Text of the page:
Then there’s the fact that, because we may put a lot of business to a lender in a year, they can exert influence and chase things in a way you just can’t do by yourself – and that can be invaluable should things get held up.

self employed mortgages

It’s not just about getting a Mortgage

Stephen Kerrigan, Mortgage Advisor won’t just advise you; we will also look at any related life insurance, payment protection and even buildings and contents cover you have.

We will recommend insurance based on your new mortgage arrangements to make sure you are fully protected in the event of: Death, Critical illness (such as cancer, heart attack or stroke), and Redundancy.

These can be a lot more difficult than they first appear. Knowing what rate, term, lender, features and insurance to get are all time-consuming and complex matters.

Comparing the best deal is a good place to start – it’s great to get an idea of what’s out there. But choosing a mortgage is a process far more complicated than simply opting for the lowest rate or the best incentives.

An advisor takes your whole circumstances into account to recommend a suitable product. It’s this thorough, professional look at your finances that makes their advice well worth paying for.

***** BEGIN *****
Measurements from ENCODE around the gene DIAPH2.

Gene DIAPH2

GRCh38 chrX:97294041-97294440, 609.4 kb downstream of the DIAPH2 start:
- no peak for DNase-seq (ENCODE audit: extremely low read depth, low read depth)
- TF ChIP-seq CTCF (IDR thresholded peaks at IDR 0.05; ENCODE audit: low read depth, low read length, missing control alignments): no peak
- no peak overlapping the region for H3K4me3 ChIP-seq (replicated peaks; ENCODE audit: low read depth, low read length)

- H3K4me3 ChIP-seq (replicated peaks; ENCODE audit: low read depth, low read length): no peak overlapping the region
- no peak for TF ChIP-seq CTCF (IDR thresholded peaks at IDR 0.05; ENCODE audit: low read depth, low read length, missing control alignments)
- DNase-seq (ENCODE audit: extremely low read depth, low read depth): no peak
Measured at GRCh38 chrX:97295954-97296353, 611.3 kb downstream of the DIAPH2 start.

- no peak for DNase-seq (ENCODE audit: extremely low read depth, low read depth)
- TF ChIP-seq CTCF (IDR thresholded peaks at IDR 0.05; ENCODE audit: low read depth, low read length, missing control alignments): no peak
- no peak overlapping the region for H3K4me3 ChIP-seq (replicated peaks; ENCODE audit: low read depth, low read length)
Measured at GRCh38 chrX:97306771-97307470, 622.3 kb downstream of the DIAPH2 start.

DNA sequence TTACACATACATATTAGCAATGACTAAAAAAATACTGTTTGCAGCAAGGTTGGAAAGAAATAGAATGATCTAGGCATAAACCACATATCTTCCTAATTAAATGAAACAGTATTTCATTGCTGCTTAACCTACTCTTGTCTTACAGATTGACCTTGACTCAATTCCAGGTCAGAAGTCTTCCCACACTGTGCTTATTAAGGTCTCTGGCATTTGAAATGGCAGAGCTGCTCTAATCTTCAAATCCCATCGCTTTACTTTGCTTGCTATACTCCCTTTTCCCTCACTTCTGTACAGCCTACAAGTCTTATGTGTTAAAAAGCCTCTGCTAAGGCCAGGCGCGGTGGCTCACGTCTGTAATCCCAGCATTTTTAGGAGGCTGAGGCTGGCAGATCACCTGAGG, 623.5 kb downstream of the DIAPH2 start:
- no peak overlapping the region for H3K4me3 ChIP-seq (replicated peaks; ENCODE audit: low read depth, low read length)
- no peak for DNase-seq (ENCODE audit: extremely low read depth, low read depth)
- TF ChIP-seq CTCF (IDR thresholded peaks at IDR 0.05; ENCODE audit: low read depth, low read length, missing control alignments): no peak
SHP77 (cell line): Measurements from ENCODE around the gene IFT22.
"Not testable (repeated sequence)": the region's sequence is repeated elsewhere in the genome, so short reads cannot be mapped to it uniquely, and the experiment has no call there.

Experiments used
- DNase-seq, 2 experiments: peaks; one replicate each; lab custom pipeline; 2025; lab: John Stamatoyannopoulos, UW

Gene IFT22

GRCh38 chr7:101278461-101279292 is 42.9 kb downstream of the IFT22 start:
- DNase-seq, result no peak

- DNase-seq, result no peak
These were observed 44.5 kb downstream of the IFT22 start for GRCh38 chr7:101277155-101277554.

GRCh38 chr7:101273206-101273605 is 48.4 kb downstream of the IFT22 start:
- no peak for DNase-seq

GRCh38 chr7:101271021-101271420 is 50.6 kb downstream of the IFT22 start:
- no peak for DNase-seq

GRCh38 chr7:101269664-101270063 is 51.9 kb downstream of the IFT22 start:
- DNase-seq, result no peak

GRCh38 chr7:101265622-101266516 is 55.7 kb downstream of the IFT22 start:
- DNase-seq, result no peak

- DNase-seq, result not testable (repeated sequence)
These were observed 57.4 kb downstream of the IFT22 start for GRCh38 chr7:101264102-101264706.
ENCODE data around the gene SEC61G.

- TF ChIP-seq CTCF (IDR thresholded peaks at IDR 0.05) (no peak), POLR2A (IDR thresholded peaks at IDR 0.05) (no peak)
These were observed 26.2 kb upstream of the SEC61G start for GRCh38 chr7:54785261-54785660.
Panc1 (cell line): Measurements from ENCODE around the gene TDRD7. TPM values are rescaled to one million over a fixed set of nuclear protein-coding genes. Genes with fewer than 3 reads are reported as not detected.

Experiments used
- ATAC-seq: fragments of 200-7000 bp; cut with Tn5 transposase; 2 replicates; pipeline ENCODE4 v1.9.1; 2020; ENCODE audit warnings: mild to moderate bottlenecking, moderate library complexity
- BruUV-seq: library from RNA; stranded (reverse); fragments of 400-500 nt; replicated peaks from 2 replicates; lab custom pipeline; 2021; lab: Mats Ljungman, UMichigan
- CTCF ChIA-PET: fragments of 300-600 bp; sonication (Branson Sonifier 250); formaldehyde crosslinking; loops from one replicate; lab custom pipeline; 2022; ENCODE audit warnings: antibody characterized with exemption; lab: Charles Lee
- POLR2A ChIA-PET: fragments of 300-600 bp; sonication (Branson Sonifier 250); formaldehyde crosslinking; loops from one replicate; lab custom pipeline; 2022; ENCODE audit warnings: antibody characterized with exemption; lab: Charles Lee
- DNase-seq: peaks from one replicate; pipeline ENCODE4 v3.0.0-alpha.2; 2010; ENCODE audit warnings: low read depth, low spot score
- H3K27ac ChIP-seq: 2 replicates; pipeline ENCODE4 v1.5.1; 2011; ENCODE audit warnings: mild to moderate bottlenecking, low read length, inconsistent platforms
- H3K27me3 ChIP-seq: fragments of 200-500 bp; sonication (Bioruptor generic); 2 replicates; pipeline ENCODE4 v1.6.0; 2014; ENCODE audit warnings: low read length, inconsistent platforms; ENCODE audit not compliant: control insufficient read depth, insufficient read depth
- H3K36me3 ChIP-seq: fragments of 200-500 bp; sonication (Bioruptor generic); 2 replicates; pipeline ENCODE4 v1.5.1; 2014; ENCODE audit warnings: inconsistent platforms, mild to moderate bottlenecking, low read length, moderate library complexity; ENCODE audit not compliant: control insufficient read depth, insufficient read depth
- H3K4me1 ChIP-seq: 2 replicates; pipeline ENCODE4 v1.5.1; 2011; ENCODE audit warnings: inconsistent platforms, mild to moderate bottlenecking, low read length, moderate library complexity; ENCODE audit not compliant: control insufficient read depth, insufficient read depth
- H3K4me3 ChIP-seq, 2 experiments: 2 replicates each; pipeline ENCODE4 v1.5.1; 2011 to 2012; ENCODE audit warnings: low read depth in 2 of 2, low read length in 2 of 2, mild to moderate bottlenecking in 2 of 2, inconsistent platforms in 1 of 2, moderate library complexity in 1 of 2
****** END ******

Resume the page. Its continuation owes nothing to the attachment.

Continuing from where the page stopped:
How much do Mortgage Advisors make?

Mortgage Advisors are required to provide you with a Key Facts document about their services that details any fees or commission they charge or earn.

You will also be provided with a Key Facts Illustration about the specific mortgage being recommended.

Family unpacking cardboard boxes at new home.

Pros of using a Mortgage Advisor

They work for you – not the lenders. So, you can be sure that they will be showing you the best products out there, not just the best products in one lender’s range.

Great, in-depth knowledge about the market and individual lenders – meaning they know who will be more likely to look favourably at your application.

Provide independent advice on a range of related financial products such as insurance, payment protection, etc.

Cons of using a Mortgage Advisor

Some Mortgage Advisors are paid either by the lender or by you. If the fee is covered by the lender, you need to be concerned whether you might be steered to a more expensive loan because the commission to the broker is more lucrative. If you pay the fee, figure it into the mortgage costs before deciding how good a deal you are getting. And be sure to settle all fee issues up front before you sign anything or start working with a broker.

How do offset mortgages work?

So, it’s pretty simple really, we let you link your mortgage to your savings and the balance is used to reduce the amount of interest charged on the mortgage. The way this works is by having your savings ‘offset’ against the value of your mortgage, so you’ll only pay the interest on your mortgage balance minus to your savings balance.

Your savings don’t actually repay off any of the mortgage, they just sit alongside it and save your interest.

Still stuck? Here we’ve done an example for you:

You have £100,000 and you’re paying an interest rate of 3.00%. You also have £10,000 in a savings account. By offsetting your £10,000, you only pay interest on £90,000 of your mortgage. Over the course of the year this can save you up to £300.